Let’s get in to a small analysis and begin with completely ignoring rural India, which is still struggling to find shops which accept a debit card and banks that offer one, as a user base for M-Wallets. Hence it w For the sake of simplicity let us talk about Urban India which is still a good 400 Million of the population.
Paytm, the market leader among the M-Wallet providers in India claims to have 147 Million Wallet users and 80 Million of them to be active in December, 2016 alone. While in an Economic Times report Mobikwik, the second largest M-Wallet provider claimed to have a network of 45 Million users.
As per indiantelevision.com, Freecharge, a Bangalore-based company, has been witnessing a steady growth of 15% in their monthly transactions with over 50 million users. The top three companies mentioned hold majority of the market share and can be considered good enough for the evaluation. Even if half of the number of active users which these companies say is true, it still means that there exist about 60–80 Million active users of M-Wallets in India. However the transaction amount and utilization still remains a question. Even then, 80 Million out of the total Urban population of 400 Million is about 20% of the users. After the sudden growth seen by these companies post Demonetization, it is visible that M-Wallets have taken a jump from the chasm towards the early majority. However these results are expected to normalize once new currency notes are back in the economy. Hence I will place the M-Wallets somewhere between early adopters and early majority on the Product Adoption Life Cycle Curve.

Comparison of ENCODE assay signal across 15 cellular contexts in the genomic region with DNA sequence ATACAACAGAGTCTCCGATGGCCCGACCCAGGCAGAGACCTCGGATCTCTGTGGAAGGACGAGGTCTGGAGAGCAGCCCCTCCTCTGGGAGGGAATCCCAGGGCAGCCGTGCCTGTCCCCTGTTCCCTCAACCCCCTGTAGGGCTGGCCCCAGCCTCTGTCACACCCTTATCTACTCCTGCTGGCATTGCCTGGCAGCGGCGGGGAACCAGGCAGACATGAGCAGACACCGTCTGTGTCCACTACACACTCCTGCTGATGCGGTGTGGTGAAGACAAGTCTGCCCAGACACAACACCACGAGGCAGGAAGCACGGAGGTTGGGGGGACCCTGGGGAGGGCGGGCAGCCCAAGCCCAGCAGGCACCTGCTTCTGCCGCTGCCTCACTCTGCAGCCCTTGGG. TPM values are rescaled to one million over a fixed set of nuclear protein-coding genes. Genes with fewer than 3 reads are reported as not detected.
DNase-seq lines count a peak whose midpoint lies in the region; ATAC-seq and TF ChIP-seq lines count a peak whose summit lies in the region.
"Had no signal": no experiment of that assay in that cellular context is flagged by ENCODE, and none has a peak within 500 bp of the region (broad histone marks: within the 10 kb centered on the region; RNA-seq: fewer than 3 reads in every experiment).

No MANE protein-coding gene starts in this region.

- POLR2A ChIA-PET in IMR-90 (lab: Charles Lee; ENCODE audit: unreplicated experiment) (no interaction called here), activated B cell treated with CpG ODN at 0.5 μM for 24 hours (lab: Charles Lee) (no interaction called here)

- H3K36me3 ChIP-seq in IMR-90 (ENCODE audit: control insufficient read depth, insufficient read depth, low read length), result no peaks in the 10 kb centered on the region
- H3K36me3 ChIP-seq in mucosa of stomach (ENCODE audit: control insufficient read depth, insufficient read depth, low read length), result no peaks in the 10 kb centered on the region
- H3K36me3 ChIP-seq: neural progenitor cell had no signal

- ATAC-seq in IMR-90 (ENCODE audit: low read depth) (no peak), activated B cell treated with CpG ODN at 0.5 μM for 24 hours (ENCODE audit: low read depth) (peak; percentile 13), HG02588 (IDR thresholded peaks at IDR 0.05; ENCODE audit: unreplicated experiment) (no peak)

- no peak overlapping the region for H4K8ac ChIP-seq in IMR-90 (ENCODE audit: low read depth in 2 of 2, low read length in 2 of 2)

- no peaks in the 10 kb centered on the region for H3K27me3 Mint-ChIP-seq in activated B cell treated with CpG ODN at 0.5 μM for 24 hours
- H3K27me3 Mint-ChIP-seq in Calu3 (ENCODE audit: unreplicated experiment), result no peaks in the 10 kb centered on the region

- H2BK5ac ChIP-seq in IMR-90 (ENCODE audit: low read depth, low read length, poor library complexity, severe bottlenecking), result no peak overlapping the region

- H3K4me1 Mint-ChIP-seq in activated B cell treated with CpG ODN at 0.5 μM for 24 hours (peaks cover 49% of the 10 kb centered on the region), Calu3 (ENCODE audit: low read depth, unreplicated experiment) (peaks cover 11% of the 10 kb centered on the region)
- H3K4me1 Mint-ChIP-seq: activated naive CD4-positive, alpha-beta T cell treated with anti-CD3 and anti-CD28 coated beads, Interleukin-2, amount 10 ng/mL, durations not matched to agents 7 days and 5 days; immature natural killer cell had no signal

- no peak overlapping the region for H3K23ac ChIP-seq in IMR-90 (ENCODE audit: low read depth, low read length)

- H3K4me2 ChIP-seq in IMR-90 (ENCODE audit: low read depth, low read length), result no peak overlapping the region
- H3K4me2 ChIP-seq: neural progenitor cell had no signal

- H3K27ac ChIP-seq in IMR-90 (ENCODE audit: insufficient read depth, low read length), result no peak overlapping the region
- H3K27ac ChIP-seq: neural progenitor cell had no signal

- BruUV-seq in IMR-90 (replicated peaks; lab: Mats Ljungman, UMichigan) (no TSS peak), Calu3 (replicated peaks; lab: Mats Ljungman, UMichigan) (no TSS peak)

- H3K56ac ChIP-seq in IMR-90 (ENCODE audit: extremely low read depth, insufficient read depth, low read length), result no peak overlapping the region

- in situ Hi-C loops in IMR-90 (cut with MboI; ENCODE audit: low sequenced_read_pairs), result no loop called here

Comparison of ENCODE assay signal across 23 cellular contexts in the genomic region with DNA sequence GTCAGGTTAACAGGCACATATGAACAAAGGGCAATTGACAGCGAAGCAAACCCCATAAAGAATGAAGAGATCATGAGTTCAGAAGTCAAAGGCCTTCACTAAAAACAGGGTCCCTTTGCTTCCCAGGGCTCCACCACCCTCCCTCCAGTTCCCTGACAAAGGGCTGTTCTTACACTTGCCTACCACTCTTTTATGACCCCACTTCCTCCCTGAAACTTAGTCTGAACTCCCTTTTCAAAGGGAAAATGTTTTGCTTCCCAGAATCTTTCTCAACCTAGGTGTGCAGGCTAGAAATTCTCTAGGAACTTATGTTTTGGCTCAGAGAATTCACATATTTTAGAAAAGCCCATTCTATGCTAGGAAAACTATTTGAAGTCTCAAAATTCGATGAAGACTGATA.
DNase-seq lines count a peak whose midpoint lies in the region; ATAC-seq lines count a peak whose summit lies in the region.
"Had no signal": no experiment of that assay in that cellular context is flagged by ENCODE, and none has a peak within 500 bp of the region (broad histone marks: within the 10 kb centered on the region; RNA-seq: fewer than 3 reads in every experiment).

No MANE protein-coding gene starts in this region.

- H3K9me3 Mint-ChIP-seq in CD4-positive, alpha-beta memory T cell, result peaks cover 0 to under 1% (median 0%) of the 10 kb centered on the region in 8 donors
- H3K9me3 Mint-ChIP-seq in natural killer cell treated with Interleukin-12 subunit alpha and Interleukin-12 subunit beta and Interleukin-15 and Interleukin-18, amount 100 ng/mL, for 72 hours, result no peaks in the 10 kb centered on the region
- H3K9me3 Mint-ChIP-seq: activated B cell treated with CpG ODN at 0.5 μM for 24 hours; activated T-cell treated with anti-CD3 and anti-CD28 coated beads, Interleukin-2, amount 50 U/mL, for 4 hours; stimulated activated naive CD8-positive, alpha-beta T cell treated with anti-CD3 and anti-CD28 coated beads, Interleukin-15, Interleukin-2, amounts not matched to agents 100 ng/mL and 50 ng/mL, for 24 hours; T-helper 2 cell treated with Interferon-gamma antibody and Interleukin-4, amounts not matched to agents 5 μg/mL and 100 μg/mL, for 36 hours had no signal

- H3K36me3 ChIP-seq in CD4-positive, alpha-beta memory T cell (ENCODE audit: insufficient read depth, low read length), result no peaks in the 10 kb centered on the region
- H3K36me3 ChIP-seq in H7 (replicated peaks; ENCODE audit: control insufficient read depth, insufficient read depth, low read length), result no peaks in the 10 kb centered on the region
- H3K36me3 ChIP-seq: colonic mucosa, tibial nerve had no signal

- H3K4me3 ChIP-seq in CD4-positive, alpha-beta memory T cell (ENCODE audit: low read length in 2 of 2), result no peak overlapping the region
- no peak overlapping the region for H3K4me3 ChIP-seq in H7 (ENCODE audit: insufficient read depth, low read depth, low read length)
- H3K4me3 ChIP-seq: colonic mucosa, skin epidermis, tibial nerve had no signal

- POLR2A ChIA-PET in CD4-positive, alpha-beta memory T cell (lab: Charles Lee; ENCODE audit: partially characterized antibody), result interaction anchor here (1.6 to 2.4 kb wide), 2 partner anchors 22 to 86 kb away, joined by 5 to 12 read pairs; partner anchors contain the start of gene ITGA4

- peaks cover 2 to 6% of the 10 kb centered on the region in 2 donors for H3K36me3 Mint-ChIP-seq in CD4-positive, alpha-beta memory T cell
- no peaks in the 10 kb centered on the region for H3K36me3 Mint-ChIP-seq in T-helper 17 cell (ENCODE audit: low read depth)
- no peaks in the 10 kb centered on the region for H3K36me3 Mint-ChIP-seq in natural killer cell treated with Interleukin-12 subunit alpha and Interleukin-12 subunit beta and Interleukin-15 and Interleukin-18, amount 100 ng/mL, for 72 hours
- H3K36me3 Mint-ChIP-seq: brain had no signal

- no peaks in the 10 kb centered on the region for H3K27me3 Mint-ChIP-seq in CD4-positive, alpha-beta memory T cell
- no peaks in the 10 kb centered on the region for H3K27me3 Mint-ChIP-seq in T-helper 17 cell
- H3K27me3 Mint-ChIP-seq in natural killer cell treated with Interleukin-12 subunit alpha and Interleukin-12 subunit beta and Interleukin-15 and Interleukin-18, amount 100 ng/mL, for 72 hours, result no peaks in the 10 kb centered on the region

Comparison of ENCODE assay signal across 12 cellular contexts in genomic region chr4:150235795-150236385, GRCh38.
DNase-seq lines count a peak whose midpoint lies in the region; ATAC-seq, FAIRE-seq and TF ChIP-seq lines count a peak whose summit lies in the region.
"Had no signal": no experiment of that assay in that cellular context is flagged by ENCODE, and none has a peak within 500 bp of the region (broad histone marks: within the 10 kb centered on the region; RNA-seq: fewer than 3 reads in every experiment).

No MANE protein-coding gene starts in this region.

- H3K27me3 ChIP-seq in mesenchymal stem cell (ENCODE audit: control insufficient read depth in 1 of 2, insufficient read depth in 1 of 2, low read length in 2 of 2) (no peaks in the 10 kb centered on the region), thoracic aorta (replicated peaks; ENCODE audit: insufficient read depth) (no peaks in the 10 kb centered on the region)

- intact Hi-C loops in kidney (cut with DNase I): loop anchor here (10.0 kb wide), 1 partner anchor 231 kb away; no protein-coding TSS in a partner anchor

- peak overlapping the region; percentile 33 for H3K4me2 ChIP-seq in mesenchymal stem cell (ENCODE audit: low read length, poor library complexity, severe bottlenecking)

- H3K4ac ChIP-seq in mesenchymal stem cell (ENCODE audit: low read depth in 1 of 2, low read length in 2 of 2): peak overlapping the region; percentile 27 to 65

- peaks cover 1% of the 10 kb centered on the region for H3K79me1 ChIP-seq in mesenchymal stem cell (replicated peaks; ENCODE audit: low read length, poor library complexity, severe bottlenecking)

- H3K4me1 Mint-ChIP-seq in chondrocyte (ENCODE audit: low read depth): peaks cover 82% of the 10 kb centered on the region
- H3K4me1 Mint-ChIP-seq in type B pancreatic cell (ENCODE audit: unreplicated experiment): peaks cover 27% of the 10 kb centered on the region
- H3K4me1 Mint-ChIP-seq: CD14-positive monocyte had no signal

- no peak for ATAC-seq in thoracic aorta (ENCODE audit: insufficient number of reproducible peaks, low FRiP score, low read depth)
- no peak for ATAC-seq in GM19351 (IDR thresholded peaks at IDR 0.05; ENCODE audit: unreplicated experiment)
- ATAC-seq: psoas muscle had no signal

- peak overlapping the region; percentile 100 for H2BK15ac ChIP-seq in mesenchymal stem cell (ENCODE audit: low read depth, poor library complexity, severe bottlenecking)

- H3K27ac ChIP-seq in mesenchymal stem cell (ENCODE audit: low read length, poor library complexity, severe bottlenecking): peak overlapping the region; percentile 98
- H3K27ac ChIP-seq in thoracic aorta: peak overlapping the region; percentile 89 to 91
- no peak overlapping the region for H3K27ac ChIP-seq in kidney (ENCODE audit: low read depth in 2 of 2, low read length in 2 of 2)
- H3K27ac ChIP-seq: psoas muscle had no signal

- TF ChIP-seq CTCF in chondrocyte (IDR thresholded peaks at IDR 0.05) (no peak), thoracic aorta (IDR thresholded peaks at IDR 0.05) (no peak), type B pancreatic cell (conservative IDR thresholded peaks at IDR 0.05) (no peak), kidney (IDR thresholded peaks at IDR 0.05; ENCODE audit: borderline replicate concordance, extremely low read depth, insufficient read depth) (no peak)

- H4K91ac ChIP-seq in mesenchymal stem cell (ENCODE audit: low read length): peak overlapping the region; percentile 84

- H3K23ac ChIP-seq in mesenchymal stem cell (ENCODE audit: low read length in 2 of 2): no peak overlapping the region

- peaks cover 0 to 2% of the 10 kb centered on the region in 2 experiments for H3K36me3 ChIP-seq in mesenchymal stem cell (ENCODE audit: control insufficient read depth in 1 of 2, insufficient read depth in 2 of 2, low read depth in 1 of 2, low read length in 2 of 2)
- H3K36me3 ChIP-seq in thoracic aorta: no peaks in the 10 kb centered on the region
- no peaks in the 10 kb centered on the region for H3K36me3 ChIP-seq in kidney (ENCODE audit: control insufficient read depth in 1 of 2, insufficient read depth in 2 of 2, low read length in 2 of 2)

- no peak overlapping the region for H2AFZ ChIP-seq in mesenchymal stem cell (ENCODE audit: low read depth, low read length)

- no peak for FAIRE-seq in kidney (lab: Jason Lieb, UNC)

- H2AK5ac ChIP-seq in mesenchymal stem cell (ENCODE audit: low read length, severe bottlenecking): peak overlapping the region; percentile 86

“Mobile wallet is a recent phenomenon. Its adoption will take time as it is a habit change experience for users as they are migrating from cash to wallet experience,”
— Jitendra Gupta, MD and Founder of Citrus Pay
Factors and Challenges which affected the rate of M-Wallet adoption
Factors to growth :
- Smartphone and mobile internet revolution :
The mobile internet and smartphones have been witnessing a revolution in today’s India. This has spurred the M-Wallet growth along. The leading players are the likes of Paytm, Mobikwik and Freecharge. They have capitalized on the explosive growth of smartphones and internet in general.
As per the report released by released by the Internet and Mobile Association of India (IAMAI), ‘For the first time ‘online communication’ has surpassed ‘social media websites’ to top the purpose to access mobile internet list. 80% of the urban users use mobile internet for communication whereas 74% access social networking sites using their mobile internet’
2. Convenience :